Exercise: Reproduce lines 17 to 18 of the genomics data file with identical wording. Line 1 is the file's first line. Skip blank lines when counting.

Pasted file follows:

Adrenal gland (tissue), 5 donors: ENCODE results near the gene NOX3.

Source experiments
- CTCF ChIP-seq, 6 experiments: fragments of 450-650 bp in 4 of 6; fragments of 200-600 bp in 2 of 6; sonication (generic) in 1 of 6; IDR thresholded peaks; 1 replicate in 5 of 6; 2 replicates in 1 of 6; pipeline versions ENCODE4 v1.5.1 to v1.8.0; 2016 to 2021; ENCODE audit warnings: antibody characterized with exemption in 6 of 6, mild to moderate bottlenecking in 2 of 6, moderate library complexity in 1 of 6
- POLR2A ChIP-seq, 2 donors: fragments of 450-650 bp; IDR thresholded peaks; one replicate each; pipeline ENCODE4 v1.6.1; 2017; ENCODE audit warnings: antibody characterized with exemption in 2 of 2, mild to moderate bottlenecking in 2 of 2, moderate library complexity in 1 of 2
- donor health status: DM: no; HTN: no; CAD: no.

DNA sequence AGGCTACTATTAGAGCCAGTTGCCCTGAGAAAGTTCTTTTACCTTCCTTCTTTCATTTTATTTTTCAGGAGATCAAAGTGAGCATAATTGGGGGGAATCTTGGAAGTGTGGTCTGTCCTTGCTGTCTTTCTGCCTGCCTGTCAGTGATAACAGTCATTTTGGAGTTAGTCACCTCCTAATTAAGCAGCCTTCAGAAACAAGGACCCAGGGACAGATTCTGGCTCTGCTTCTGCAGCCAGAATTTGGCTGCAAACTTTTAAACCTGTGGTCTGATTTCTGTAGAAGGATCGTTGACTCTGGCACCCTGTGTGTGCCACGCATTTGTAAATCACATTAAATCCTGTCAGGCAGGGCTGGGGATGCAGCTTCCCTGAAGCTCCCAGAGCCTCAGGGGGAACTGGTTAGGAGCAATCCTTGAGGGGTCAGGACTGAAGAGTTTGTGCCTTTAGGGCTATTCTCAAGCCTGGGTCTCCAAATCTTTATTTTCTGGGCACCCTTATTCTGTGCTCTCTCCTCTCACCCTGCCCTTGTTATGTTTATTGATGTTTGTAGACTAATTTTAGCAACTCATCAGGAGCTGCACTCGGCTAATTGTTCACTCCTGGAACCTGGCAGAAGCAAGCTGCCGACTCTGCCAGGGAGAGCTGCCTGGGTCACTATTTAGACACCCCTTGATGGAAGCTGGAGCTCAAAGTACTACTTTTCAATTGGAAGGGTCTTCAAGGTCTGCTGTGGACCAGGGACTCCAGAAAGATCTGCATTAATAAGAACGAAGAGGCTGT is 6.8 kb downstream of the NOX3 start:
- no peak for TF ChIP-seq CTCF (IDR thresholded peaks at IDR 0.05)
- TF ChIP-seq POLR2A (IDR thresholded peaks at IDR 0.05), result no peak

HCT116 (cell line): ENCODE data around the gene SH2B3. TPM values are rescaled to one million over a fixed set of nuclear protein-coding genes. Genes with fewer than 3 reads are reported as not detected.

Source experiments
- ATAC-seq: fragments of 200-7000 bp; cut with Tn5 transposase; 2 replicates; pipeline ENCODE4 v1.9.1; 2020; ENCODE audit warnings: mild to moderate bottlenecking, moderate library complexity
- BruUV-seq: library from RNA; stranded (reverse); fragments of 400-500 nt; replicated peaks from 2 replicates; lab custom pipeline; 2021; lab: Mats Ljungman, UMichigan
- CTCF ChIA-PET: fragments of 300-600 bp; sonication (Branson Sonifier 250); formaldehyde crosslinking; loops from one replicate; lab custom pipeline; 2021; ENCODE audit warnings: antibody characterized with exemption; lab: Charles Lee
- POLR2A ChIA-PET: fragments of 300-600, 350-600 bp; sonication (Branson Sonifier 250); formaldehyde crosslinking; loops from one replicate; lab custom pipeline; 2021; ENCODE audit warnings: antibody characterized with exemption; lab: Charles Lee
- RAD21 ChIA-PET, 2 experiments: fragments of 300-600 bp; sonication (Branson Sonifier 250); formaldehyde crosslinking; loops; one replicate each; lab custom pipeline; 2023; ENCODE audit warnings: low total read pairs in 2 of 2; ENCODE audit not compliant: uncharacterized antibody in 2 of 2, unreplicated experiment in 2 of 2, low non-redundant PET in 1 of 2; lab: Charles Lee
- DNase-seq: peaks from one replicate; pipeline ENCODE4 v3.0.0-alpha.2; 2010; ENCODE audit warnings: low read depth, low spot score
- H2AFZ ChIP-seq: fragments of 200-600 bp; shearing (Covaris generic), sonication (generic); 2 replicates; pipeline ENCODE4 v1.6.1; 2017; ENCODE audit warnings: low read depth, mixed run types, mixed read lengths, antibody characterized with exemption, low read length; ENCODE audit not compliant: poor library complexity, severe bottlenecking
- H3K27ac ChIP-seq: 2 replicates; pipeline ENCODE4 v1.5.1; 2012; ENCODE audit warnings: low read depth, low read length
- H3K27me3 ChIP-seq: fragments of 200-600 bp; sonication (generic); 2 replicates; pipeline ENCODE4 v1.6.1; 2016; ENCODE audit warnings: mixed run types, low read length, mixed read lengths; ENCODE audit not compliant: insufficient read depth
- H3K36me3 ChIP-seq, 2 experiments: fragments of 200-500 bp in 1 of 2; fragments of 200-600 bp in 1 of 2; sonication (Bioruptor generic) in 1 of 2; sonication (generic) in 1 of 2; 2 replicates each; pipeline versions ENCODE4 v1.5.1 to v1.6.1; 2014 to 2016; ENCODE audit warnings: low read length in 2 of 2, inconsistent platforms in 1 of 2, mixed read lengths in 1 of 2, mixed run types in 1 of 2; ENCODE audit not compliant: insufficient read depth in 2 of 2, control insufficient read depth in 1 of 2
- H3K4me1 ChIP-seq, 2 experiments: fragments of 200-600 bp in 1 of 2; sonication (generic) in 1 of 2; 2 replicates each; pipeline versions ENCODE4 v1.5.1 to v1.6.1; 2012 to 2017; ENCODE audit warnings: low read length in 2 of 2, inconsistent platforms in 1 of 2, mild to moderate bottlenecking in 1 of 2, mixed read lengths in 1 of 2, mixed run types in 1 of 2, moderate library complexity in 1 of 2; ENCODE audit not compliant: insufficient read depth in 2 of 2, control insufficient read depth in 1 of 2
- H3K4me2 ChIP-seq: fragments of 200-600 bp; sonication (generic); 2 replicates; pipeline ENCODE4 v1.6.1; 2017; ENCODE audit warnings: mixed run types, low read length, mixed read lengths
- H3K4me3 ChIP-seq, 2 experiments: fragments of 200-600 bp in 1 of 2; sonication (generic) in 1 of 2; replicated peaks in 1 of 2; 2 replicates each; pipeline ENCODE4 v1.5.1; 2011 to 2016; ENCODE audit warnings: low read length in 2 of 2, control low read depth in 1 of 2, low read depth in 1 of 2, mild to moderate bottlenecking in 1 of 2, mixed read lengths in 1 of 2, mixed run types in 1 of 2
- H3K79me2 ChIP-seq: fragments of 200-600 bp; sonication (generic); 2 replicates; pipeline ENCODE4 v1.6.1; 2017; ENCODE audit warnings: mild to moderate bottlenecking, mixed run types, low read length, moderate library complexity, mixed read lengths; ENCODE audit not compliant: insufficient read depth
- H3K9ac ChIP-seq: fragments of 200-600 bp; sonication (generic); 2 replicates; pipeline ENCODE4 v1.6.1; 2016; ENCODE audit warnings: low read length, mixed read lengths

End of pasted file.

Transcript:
- H2AFZ ChIP-seq: fragments of 200-600 bp; shearing (Covaris generic), sonication (generic); 2 replicates; pipeline ENCODE4 v1.6.1; 2017; ENCODE audit warnings: low read depth, mixed run types, mixed read lengths, antibody characterized with exemption, low read length; ENCODE audit not compliant: poor library complexity, severe bottlenecking
- H3K27ac ChIP-seq: 2 replicates; pipeline ENCODE4 v1.5.1; 2012; ENCODE audit warnings: low read depth, low read length